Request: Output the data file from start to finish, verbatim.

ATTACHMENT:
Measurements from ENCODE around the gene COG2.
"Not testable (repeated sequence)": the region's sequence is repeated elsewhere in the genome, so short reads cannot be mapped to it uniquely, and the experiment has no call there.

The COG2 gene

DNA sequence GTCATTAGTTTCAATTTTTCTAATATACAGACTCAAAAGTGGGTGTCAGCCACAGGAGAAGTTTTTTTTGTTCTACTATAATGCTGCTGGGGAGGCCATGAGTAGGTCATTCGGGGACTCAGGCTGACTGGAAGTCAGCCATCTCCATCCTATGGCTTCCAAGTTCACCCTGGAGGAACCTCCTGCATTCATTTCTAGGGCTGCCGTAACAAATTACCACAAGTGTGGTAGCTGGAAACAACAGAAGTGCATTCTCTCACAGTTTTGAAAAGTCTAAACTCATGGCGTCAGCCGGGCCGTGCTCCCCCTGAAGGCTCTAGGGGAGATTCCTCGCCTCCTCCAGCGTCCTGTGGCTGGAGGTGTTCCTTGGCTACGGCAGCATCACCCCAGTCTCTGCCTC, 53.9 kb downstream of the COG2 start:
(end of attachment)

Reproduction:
Measurements from ENCODE around the gene COG2.
"Not testable (repeated sequence)": the region's sequence is repeated elsewhere in the genome, so short reads cannot be mapped to it uniquely, and the experiment has no call there.

The COG2 gene

DNA sequence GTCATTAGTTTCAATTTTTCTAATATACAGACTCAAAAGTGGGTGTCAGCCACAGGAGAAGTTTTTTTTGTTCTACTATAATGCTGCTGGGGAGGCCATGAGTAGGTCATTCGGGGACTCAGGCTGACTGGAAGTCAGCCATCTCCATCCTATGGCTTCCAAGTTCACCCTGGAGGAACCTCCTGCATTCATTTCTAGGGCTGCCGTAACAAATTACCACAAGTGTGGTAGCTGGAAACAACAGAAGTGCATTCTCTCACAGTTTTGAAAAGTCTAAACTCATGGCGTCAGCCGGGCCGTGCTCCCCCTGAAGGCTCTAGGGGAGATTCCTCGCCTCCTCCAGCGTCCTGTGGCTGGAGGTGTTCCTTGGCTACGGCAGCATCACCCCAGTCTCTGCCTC, 53.9 kb downstream of the COG2 start: